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Myra Moody
 added a post  to  , SexualAbuse

Wentworth & Wentworth [2019] FamCA 57 (8 February 2019)


  • June 2016, before the parties separation the mother left the home with child X and resided in Sydney for a few weeks before notifying the father on the 21stJuly 2016 the marriage was over, the mother did not reveal her location with child X for some time, child X was 2 years old at the time.
  • Child X has always lived the mother.
  • Child X has spent very limited time with her father as a result of the mother’s accusations the child is at risk of sexual abuse by the father.
  • July 2016, the father spent time with the child at a park with his parents. The mother states the visit went well and child X had a good time.
  • 26 August 2016, the mother filed an application in the FCC seeking an order for sole parental responsibility and for the child to live with her- there was no mention in the application for child X to spend time with the father (the mother claims it was her intent to do supervised visits).
  • October 2016, the mother relocated with child X to another town (that she has no connection to) 166 km away from the town she resided with the father.
  • 23 November 2016, an order was made by consent for the child to spend every Sunday with the father supervised by a member of his family. The first visit was on 27 November 2016.
  • 22 December 2016, Family Report: The father was assessed by Dr N as a “low risk” of sexual offending.
  • 7 February 2017, final order made by consent for child X to live with the mother and spend time with the father.
  • July 2017, shortly before the start of the father’s scheduled overnight time, the mother made allegations to the police against the father and a temporary protection order was made for the protection of the child. The mother removed her request days later after admitting to police she was not afraid of the father.
  • 4 July 2017, the father resumed proceedings and his time was suspended on 26 July 2017 pending investigation of the mother’s allegations.
  • 1 September 2017, Detective Sergeant P conducted an interview with child X. The DS P informed the mother that she believed the father had exposed the child to an indecent act in the toilet, the DS P did not interview the Father.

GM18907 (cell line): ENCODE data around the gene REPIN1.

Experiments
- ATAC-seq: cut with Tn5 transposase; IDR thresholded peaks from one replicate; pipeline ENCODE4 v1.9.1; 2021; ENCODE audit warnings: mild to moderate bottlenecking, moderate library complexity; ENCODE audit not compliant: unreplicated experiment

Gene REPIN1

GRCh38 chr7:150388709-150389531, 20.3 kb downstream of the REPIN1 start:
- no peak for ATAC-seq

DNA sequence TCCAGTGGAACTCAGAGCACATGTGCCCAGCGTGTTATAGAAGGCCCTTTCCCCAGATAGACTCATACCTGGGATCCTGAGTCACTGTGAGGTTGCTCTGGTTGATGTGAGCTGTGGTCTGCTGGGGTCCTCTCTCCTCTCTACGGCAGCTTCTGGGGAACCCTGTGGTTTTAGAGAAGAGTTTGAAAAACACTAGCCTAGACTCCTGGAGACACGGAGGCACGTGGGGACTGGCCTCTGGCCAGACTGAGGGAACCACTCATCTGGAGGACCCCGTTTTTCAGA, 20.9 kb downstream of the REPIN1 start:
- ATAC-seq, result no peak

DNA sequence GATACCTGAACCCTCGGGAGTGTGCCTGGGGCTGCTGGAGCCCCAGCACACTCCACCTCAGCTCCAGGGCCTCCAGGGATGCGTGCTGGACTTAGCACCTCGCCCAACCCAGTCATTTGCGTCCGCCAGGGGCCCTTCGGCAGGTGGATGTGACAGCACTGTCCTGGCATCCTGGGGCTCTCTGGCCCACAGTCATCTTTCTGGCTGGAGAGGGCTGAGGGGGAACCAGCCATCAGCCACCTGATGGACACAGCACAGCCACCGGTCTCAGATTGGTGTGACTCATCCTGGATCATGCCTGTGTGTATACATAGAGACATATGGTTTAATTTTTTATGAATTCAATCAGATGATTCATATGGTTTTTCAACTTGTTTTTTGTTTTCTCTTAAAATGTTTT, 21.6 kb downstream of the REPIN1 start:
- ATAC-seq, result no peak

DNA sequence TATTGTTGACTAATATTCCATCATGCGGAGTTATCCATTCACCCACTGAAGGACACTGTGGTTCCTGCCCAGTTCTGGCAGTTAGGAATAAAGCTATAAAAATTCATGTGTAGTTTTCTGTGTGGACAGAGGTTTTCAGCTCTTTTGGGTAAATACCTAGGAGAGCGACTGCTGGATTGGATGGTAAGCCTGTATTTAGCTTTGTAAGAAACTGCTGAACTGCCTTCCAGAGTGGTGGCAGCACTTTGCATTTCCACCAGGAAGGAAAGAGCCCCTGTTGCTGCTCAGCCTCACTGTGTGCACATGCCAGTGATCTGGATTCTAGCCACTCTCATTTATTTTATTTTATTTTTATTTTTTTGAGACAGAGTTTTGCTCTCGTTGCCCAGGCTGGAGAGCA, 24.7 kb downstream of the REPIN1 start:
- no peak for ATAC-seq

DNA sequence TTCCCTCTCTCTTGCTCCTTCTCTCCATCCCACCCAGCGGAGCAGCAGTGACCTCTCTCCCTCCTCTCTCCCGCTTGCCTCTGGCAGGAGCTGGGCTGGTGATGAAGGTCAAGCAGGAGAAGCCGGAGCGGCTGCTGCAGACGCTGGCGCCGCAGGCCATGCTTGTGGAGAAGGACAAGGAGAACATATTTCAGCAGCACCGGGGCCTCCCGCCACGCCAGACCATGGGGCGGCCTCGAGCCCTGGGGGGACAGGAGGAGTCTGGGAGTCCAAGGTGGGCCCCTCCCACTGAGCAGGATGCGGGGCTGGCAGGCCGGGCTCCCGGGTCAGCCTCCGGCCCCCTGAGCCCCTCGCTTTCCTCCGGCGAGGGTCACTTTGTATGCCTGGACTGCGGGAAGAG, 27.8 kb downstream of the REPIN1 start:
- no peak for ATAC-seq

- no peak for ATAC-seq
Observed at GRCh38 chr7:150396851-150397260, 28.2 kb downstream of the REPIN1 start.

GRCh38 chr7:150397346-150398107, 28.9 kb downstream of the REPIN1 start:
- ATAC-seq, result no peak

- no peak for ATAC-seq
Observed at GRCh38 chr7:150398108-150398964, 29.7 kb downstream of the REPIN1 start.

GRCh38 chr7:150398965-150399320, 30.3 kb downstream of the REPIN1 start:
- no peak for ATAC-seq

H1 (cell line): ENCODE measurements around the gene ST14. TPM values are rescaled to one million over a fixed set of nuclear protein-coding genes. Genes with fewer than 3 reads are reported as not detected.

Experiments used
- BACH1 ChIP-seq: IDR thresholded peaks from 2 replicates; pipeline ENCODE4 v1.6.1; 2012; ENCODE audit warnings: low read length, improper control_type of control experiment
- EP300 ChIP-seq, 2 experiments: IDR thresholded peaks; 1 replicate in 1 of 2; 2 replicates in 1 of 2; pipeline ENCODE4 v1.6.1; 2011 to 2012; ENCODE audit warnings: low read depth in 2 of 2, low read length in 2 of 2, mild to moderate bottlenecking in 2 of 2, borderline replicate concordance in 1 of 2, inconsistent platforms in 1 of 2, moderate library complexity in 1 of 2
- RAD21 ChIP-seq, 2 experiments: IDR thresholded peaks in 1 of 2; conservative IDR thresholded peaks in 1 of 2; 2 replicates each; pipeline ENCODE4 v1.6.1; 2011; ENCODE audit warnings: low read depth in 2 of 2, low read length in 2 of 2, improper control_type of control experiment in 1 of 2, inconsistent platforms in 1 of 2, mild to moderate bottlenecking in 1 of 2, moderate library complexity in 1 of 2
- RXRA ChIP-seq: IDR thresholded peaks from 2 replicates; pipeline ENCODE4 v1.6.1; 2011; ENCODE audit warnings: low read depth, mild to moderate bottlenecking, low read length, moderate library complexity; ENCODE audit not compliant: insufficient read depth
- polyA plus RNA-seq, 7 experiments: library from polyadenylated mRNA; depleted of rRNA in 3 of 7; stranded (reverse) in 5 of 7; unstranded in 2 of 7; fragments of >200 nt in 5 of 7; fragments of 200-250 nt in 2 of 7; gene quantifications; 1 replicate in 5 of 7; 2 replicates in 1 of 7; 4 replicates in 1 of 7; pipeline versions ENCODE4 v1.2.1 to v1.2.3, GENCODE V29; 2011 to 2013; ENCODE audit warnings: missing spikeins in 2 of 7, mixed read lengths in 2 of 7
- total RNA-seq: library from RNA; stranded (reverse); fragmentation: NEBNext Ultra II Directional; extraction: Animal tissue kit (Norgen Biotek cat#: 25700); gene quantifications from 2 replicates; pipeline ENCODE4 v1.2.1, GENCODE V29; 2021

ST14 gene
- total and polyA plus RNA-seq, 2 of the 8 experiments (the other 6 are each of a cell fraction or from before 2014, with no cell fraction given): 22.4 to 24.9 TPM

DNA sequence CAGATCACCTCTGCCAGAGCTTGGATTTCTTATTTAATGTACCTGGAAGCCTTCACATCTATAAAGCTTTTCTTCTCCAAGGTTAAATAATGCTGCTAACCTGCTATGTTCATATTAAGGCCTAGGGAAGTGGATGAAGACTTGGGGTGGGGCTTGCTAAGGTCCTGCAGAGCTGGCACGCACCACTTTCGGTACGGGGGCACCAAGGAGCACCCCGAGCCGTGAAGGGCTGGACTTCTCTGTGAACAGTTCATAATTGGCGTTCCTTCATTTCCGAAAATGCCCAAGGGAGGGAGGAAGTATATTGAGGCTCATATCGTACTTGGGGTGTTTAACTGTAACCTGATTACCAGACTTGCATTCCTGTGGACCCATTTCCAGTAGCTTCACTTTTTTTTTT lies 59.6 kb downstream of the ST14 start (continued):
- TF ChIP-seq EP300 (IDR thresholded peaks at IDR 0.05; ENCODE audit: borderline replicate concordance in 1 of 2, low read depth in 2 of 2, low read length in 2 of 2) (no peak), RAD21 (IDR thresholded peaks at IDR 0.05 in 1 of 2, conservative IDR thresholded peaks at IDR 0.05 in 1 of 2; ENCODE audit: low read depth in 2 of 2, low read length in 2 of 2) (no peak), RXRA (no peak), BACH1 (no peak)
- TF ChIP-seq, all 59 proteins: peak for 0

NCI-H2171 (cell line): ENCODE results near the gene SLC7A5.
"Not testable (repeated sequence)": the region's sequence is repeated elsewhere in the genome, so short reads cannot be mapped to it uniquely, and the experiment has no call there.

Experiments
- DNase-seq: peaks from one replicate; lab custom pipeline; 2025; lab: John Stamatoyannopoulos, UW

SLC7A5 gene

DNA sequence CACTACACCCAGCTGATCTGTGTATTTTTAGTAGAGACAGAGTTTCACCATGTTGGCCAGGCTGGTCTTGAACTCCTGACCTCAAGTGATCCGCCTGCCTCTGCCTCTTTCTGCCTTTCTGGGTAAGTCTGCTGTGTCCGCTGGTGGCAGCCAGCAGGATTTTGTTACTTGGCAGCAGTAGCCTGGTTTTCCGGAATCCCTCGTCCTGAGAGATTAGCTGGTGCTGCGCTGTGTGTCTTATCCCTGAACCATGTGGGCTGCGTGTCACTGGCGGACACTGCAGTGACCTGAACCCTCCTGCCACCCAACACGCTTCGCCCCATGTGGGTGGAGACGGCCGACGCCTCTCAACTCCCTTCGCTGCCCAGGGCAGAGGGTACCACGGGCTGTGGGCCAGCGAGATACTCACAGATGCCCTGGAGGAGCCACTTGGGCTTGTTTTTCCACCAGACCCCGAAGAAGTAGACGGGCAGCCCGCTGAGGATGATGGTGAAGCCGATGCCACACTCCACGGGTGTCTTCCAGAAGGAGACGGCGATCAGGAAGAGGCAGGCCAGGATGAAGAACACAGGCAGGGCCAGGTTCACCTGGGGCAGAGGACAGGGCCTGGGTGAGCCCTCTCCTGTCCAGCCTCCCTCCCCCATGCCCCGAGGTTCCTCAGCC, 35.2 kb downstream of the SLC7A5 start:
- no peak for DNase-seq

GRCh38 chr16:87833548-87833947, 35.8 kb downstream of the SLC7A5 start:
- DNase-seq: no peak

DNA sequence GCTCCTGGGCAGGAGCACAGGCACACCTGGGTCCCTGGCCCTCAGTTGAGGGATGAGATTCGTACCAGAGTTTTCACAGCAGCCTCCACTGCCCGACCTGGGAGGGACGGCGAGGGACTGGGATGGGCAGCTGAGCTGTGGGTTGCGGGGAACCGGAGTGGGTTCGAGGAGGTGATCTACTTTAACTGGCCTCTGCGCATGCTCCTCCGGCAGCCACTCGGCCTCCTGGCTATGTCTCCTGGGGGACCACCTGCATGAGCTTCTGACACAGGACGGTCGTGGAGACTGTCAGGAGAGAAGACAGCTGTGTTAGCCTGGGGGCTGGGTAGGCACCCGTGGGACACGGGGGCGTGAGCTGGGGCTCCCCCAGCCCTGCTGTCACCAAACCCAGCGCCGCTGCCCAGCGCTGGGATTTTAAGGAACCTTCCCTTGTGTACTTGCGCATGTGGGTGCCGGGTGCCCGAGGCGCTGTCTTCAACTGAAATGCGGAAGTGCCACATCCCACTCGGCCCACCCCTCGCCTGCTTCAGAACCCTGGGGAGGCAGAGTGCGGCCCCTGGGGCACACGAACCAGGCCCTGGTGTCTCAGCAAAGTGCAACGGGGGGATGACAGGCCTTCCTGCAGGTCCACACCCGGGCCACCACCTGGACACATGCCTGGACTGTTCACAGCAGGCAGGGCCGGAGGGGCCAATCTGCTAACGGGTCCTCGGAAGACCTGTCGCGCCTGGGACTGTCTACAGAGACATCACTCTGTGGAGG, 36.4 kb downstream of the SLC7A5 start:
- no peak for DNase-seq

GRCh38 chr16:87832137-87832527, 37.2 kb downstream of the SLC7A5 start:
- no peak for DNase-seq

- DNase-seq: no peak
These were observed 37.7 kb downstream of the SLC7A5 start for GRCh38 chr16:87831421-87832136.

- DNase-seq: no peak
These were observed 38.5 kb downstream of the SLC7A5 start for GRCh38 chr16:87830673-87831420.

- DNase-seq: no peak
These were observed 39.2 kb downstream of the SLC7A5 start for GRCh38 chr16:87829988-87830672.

• November 2017, the application for a protection order for the child was now withdrawn by police.
  • 11 November 2017, the father spent no time with the child until he saw her at the family report interview.
  • 18 December 2017, a further order for supervised fortnightly time was made on and the first visit occurred at the contact centre on 10 February 2018.
  •  8 March 2018, the Department of Child Safety (Qld) told the mother that her allegations against the father were not proven, the child did not disclose any information during the interviews. Child safety were more concerned the mother was confused about the child’s behavior.
  •  27 October 2018, the mother alleged the visitation with the contact centre had not been sufficiently supervised based on statements allegedly made to her by the child. The contact center withdrew their services. The centre denied that anything inappropriate had happened during the supervised visits.
  • The mother now seeks equal shared parental responsibility, the child X (who will turn 5 in 2019) live with her and spend time with the father.
  • The mother in her application made allegations the father sexually abused the child.
  • The fatherseeks sole parental responsibility, the child to be removed from the mother’s care to live with him and spend time with the mother.
  • The ICL’s position is for child X to live with the father and have sole parental responsibility and for the child X to spend alternate weekend time with the mother, but only after a suspension of six weeks and at least three months of supervised time only.
  • The mother withdrew the claims of sexual abuse against the father during the final hearing and now supports a finding (sought by the father and the ICL) that the father has not sexually abused the child in any way.


  • Is there an unacceptable risk of emotional or psychological harm to the child X if she resides with the mother, if it is determined the father has not sexually abused the child?
  • Will the mother promote child X relationship with the father if child X continues to reside with her?
  • If there is a change to the child’s living arrangements, how can any unacceptable risk from the mother be prevented?
  • Should an interim order be made?


The court determined the father to have sole parental responsibility, and for the child to reside with him. The mother to spend time with the child graduating from supervised time in a contact centre to unsupervised time on alternate weekends after a six week no contact suspension.